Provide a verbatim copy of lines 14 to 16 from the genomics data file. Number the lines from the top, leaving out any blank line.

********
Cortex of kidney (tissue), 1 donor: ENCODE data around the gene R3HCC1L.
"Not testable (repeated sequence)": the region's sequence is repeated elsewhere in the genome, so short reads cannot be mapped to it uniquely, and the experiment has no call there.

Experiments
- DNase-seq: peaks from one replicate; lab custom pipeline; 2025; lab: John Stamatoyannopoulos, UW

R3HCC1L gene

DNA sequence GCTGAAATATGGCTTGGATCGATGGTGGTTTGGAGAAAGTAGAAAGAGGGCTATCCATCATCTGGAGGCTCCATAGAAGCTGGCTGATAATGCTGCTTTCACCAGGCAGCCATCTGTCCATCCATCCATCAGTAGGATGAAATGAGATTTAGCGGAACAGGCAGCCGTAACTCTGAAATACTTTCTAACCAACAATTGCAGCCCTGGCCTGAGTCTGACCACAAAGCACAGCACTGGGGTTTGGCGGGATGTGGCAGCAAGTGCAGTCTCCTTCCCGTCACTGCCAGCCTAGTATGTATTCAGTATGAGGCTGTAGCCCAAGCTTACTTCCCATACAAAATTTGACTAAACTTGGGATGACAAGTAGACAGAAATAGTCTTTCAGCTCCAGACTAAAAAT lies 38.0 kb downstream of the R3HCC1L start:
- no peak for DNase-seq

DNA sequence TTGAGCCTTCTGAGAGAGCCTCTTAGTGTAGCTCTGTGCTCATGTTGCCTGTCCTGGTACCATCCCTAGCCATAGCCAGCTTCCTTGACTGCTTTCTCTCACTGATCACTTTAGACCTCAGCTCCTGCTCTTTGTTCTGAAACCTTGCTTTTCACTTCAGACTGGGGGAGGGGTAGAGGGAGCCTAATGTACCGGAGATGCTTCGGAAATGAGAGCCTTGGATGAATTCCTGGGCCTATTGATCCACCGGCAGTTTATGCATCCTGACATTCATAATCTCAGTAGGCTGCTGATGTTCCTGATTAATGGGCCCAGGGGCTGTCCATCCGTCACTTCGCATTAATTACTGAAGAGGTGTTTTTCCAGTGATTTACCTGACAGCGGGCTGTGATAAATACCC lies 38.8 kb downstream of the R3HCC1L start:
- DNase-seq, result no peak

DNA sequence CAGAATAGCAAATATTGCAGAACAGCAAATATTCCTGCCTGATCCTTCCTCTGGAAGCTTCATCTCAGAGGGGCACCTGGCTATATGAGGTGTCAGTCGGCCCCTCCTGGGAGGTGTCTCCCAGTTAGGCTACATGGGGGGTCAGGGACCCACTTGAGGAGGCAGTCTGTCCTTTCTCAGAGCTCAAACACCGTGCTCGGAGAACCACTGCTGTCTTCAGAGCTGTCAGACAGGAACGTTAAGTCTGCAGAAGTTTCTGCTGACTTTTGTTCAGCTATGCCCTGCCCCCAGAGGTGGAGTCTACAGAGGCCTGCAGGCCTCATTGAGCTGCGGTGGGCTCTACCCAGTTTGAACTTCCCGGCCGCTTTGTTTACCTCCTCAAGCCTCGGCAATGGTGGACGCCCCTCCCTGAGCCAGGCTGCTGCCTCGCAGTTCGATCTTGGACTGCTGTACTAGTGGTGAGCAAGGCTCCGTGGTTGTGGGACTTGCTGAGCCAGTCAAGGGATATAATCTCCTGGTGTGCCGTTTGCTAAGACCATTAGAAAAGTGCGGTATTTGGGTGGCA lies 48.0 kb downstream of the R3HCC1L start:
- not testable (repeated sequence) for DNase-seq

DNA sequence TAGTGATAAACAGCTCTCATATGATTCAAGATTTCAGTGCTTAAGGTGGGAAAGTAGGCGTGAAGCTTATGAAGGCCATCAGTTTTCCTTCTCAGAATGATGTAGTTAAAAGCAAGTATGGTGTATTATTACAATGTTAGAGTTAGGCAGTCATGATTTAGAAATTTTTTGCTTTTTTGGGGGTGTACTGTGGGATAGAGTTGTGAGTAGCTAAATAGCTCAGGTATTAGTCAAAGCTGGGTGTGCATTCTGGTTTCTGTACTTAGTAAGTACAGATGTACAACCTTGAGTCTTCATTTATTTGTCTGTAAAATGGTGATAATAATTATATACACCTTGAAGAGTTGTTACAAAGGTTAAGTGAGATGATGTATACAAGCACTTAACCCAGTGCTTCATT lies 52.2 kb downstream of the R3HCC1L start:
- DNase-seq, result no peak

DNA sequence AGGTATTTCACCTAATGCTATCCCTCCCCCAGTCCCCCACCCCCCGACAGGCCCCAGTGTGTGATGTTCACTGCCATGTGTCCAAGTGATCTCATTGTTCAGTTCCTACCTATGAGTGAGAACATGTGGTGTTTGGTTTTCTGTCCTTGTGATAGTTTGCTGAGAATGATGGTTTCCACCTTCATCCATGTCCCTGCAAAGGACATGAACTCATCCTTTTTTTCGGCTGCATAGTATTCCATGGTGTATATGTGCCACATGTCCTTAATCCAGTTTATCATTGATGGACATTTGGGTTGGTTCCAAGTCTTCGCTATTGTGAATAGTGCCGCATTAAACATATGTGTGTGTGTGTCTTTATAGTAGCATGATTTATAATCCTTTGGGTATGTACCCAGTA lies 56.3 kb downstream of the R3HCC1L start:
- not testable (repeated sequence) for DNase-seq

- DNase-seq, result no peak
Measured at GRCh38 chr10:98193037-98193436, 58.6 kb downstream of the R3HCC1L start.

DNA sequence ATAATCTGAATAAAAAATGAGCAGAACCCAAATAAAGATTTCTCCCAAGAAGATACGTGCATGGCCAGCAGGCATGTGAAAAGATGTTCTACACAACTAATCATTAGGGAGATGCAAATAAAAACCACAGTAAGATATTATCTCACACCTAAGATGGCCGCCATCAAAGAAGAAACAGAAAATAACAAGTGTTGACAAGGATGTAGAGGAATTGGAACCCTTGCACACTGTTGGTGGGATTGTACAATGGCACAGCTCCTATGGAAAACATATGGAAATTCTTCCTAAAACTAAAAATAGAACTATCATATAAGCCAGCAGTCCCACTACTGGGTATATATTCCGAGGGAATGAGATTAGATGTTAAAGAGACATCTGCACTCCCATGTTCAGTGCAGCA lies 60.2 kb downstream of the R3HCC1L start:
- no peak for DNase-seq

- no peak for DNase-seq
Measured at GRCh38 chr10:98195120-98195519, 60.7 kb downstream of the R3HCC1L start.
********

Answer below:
DNA sequence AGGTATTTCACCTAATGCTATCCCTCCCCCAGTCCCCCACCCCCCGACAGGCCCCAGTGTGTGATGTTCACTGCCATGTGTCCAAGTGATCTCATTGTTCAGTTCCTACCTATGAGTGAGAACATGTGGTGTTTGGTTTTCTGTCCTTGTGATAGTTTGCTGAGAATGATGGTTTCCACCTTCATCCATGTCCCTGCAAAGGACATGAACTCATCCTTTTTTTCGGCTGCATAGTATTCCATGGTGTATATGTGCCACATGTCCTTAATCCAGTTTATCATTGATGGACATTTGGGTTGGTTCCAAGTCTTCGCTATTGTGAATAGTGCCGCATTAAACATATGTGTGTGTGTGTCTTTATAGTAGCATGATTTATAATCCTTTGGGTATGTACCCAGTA lies 56.3 kb downstream of the R3HCC1L start:
- not testable (repeated sequence) for DNase-seq

- DNase-seq, result no peak